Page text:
That raises the question of whether non-white walls would fight or distract from the art on them. "That is a very long discussion," said Koolhaas. "I wouldn't propose it if I thought so." Having said that, all the exhibiting walls will be capable of becoming white.
The new 5,400 sq metre Garage Gorky Park is due to open next year with galleries on two levels together with cafe, shop and learning centre. Zhukova said the original plan had been to use a hexagon-shaped pavilion in the park, not far from the restaurant, but it would have taken too long to convert. That will now be phase two of their plans. "The Hexagon is in a much worse state and we've worked so hard over the last four years to build up a community around the Garage and establish an audience – we don't want to be homeless for two or three years."
Money for the Garage is understood to come from Zhukova's billionaire partner Abramovich but she batted away questions about the cost. "We don't talk about the finances," she said. ...

Anna Netrebko 2011 Interview

Russian writing goes down a storm in London

The Russian literary events surrounding the annual London Book Fair (LBF) have become highlights of the capital’s Russophile calendar. There was a particular focus on Russia at last year’s fair, attracting hundreds of readers, writers, bloggers and publishers, and interest is still strong this year. Academia Rossica, which promotes Russian cultural events in the UK, organized a week of films, awards, signings and discussions, billing itself as the Slovo Festival (or the Word Festival).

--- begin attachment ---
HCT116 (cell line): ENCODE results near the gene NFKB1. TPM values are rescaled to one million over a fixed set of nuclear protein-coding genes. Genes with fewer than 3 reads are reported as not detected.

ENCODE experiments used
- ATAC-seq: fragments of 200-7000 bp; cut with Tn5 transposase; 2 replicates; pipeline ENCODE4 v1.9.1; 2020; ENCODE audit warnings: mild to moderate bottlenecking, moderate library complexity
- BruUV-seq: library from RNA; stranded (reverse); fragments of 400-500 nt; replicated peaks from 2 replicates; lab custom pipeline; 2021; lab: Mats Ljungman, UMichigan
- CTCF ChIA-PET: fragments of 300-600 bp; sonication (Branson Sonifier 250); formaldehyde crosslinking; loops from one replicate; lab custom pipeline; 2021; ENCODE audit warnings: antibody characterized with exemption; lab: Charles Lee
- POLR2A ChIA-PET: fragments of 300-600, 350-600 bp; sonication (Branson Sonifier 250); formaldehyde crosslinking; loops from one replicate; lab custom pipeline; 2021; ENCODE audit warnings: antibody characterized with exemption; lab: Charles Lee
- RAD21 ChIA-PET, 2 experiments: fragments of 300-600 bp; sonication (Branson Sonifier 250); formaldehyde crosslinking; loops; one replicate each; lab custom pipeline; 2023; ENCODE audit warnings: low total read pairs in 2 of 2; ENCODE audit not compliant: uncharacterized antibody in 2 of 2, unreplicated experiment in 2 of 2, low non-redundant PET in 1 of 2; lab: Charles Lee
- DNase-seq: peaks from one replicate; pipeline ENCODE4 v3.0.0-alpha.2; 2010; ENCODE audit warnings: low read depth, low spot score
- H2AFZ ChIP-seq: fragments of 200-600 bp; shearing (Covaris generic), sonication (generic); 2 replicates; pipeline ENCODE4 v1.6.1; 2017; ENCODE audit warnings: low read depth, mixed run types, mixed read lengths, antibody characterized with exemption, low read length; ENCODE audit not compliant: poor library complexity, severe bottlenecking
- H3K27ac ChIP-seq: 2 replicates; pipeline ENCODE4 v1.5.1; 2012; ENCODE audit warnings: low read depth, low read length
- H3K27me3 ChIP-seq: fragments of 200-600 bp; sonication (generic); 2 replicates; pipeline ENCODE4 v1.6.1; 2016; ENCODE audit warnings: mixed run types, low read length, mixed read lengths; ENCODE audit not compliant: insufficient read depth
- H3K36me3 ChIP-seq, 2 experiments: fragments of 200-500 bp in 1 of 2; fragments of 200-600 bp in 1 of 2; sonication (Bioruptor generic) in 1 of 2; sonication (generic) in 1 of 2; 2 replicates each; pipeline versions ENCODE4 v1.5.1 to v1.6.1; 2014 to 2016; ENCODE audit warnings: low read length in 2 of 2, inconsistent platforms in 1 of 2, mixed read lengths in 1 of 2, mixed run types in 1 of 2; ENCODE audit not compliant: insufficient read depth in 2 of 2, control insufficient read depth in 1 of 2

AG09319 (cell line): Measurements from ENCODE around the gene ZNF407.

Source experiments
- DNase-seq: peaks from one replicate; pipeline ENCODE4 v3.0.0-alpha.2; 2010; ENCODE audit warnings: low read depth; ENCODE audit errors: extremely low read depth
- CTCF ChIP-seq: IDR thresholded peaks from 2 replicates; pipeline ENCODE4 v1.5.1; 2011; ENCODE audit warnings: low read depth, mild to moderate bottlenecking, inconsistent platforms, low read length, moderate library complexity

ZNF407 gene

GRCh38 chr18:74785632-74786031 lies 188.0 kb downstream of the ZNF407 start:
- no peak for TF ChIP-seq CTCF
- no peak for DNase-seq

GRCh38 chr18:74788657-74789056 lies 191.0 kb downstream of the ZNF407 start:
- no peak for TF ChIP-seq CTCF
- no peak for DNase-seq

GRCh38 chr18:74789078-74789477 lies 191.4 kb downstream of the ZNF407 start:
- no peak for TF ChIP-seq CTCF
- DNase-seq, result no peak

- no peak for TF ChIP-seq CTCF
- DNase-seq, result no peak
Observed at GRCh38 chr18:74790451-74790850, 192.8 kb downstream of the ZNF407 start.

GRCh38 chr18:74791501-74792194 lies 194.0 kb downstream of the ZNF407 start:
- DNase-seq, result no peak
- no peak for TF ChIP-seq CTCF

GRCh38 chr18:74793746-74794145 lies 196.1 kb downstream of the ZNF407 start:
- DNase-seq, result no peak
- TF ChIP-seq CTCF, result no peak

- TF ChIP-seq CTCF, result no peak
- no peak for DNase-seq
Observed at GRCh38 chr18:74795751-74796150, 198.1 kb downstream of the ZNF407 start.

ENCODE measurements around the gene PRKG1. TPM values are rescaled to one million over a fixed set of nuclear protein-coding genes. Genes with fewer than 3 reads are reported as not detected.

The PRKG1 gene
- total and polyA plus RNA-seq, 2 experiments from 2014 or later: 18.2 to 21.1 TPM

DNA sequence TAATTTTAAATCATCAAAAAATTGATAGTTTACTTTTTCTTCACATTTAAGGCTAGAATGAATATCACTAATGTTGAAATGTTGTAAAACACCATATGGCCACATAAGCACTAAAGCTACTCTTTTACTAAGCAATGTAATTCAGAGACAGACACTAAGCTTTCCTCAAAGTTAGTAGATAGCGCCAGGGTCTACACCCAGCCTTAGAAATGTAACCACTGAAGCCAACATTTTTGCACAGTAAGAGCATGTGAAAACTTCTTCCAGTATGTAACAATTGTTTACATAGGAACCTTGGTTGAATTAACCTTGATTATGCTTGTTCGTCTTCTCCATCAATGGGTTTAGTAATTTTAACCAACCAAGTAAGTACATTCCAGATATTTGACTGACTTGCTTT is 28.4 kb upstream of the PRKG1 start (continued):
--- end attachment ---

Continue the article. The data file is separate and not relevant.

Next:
James Rann, Academia Rossica’s Literary Projects’ Coordinator said this year’s book fair had seen “a marked rise” in the number of people visiting the Read Russia stand. These included several smaller publishers eager to promote their books: new presses like Glagoslav, who have just published a translation of Zakhar Prilepin’s novel Sin, and last year’s winner of the Super National Bestseller Award.

According to Rann, contemporary writing is changing western people’s perceptions of Russian literature, which he says is “coming out of the shade of the birch trees”. He went on: “Big novels, grimness, the iron hand of power clamping down on people. These traditions are still there. But good publishers are also producing books that are slim, readable and funny”. Rann is currently working on a translation of Anna Starobinets’ fabulous new novel, The Living One which will be published by Hesperus Press in the autumn. He describes Starobinets as part of a new generation of writers who live “in a more globalized culture and take influences from all over the world”.

Writer of internationally best-selling historical thrillers, Boris Akunin, kicked off events this year with a discussion about “a country riven by contrasts and paradoxes.” He also introduced the premiere of the film Spy which is based on one of his novel The Spy Thriller. The next day Akunin gave a talk on “The power of mysteries and the mysteries of power” discussing a character from his books – the world-famous detective Erast Fandorin. He also spoke about his own involvement as an opposition leader in Russia’s protests earlier this year.